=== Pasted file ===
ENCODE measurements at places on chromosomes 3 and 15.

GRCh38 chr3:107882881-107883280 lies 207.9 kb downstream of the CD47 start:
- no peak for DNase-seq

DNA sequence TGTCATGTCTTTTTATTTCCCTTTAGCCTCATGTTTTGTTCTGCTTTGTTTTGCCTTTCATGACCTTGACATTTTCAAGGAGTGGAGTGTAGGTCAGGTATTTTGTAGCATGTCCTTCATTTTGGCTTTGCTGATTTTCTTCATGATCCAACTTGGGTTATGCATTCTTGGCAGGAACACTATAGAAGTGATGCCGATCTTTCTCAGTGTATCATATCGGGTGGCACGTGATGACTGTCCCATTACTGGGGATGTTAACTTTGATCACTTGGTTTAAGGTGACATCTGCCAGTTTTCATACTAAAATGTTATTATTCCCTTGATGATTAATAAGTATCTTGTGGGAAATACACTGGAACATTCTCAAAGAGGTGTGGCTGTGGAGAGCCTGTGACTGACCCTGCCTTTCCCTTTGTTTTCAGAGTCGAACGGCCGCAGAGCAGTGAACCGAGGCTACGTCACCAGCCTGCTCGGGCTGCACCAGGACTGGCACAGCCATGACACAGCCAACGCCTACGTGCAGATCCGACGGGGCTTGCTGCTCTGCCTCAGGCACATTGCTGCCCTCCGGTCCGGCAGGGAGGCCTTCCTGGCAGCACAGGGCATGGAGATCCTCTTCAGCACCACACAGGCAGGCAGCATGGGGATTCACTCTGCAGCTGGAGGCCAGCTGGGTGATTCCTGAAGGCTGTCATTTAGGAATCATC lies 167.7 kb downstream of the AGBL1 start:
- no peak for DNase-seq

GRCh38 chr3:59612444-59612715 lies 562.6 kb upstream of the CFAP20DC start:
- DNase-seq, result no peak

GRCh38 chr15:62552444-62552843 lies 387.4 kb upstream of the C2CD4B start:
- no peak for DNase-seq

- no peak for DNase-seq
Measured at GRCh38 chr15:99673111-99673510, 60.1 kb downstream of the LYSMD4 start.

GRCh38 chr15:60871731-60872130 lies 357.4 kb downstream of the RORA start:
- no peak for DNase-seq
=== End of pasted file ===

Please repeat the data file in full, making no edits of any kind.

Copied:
ENCODE measurements at places on chromosomes 3 and 15.

GRCh38 chr3:107882881-107883280 lies 207.9 kb downstream of the CD47 start:
- no peak for DNase-seq

DNA sequence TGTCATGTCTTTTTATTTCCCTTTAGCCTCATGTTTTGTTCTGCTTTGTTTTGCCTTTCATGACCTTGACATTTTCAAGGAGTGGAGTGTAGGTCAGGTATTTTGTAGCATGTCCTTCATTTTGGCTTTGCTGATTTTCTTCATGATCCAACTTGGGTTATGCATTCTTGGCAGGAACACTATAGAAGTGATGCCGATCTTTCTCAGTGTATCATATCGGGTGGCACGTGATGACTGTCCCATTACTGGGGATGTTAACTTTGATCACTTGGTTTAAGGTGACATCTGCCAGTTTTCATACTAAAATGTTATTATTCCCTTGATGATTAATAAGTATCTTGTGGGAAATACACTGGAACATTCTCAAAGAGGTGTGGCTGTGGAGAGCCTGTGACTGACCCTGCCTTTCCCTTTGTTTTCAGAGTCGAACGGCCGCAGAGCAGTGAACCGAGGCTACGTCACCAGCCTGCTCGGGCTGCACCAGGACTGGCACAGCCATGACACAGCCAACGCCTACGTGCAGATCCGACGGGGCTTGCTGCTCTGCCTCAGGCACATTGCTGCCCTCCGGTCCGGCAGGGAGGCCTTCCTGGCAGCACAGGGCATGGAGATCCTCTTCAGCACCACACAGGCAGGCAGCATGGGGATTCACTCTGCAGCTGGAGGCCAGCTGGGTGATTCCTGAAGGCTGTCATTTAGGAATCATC lies 167.7 kb downstream of the AGBL1 start:
- no peak for DNase-seq

GRCh38 chr3:59612444-59612715 lies 562.6 kb upstream of the CFAP20DC start:
- DNase-seq, result no peak

GRCh38 chr15:62552444-62552843 lies 387.4 kb upstream of the C2CD4B start:
- no peak for DNase-seq

- no peak for DNase-seq
Measured at GRCh38 chr15:99673111-99673510, 60.1 kb downstream of the LYSMD4 start.

GRCh38 chr15:60871731-60872130 lies 357.4 kb downstream of the RORA start:
- no peak for DNase-seq